While data from the second quarter confirms that rent growth has slowed in many markets and vacancy has inched up in places, apartment vacancy for the U.S. market as a whole actually declined 50 basis points in the second quarter, to just under 6 percent.

In addition, average apartment rents rose 3 percent compared to the second quarter of 2017, an increase in the year-over-year rate compared with the first quarter.

And the average apartment in the U.S. now rents for $1,298 per month. That's another increase from the first quarter, but still well below this cycle’s peak of late 2015, when the average U.S. rent edged toward $1,400 per month.

Taking stock of the second-quarter performance, analysts tied the apartment sector’s success to a favorable overall economic picture nationally: job growth is high and new households are forming quickly, both of which are driving demand for apartments.

But the multifamily market also benefits from some of the bad news in the economy. Increasing mortgage rates are keeping many renters from making the jump to home ownership, while a slowdown in single-family home construction has made it even more difficult for first-time home buyers, even as homeownership rates edged up slightly.

"This cycle, nearly every marginal household has been a renter household, bringing the home ownership rate down from 69 percent to 63 percent. More recently, however, more and more new households have been buyers, and the home ownership rate has begun to rise, albeit slowly. Over the last two quarters, the home ownership rate has risen by just .1 percent, a slower pace than the last two years, and frankly, more slowly than we expected.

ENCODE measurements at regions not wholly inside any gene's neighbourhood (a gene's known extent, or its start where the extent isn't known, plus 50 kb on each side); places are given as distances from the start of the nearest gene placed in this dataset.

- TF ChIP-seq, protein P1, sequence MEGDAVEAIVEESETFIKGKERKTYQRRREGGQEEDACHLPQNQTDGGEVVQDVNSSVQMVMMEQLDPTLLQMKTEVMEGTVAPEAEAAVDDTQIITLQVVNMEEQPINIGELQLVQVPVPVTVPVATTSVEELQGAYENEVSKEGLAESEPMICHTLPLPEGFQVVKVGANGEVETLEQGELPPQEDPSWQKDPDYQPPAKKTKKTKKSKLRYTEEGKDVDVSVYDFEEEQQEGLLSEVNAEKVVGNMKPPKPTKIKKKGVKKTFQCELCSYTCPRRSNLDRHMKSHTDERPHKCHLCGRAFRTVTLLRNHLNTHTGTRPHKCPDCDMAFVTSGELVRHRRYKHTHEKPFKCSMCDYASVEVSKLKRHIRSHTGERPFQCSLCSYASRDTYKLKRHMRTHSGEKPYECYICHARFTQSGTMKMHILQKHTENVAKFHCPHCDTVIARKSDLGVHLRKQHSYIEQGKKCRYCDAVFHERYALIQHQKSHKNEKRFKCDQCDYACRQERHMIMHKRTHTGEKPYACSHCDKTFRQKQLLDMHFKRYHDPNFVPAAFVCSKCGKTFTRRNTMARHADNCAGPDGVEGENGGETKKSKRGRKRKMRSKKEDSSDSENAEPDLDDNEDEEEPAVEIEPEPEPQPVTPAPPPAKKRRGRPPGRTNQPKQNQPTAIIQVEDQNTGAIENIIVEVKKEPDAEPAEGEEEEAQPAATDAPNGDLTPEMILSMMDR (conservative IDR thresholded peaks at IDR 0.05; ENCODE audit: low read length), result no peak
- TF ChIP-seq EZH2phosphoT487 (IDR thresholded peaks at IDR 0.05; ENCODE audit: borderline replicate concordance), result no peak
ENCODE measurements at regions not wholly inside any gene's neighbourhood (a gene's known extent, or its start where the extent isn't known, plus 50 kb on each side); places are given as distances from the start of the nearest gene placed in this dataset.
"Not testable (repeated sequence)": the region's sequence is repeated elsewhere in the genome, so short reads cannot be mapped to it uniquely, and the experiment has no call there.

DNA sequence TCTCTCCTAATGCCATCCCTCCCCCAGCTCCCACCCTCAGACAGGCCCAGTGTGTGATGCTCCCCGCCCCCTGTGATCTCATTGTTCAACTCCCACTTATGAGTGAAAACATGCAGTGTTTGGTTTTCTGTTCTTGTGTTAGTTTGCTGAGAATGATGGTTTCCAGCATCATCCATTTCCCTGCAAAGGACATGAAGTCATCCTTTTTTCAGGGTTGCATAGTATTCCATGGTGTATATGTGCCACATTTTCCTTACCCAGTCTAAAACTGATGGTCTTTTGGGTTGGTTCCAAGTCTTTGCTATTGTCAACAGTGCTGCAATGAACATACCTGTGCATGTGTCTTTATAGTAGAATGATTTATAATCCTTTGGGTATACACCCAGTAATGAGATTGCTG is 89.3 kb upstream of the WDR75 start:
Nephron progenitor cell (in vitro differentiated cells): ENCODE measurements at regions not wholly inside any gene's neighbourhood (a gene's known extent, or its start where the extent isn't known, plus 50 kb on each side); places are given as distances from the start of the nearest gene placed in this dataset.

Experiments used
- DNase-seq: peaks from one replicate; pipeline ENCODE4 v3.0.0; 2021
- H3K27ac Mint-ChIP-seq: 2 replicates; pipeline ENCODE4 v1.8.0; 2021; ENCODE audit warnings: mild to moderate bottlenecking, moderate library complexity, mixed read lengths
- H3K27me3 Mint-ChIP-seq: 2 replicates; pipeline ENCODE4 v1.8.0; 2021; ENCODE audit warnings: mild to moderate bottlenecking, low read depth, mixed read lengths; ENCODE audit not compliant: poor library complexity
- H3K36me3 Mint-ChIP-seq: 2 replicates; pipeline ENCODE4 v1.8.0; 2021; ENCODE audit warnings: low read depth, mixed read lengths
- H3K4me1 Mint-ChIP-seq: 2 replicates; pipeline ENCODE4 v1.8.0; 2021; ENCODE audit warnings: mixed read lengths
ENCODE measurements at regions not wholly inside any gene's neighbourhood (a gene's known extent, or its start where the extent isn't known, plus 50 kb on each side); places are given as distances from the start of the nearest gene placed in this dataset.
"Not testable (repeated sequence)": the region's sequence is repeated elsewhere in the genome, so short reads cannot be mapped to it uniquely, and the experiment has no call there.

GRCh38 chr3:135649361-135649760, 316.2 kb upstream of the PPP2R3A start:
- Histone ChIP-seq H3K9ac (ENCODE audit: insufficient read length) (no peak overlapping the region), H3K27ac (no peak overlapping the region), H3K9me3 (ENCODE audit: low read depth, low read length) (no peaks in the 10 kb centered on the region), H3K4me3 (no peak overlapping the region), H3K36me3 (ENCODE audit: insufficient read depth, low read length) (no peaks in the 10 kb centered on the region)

"So why aren’t more people buying homes? Rising interest rates and aggressive pricing certainly matter. But are there actually any homes to buy?" he added.

On the capital markets side, investors have shown strong interest in the apartment sector. Many large institutional investors, including those outside the U.S., consider U.S. apartment markets to be a good, long-term investment, and have amassed billions to invest in properties.

Affleck also predicted the year-end total for apartment sales this year will match or exceed last year’s total of just under $180 billion in trades.

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Friday, August 3, 2018

Settlement reached over Seven Tower bankruptcy

by Natalie Kostelni Reporter Philadelphia Business Journal
A settlement has been reached in a Chapter 11 bankruptcy proceeding that involves an entity overseeing the development of Seven Tower Bridge, a proposed office building in Conshohocken, and a company that lent money to help fund the project.

After going through mediation, Seven Tower Bridge Associates, the debtor in the bankruptcy, along with the Redevelopment Authority of Montgomery County, R&J Holding Co., and the borough of Conshohocken have come to terms that will allow the Seven Tower Bridge Associates to proceed with the development.

“We’re back in business like it never happened,” said Don Pulver of Oliver Tyrone Pulver, who controls Seven Tower Bridge Associates. “It’s all resolved and we're back to business as usual.”

Seven Tower Bridge Associates, a limited partnership formed to develop the proposed office tower, has had plans since 2010 to build a 14-story, 250,000-square-foot structure on 2.3 acres at 110 Washington St. The project would have 10 stories of office space atop a four-story parking garage.

It voluntarily filed for Chapter 11 bankruptcy protection on March 22, putting a stay on a mortgage foreclosure proceeding, brought by R&J Holding Co. of Trappe, that was underway in Montgomery County Court of Common Pleas.

R&J Holding initiated the foreclosure, saying in court documents it lent Seven Tower Bridge Associates a total of $8 million in two separate loans — one that totaled $7 million and another $1 million — in 2010 that were secured by the Seven Tower site and scheduled to mature March 1, 2017.
Full story: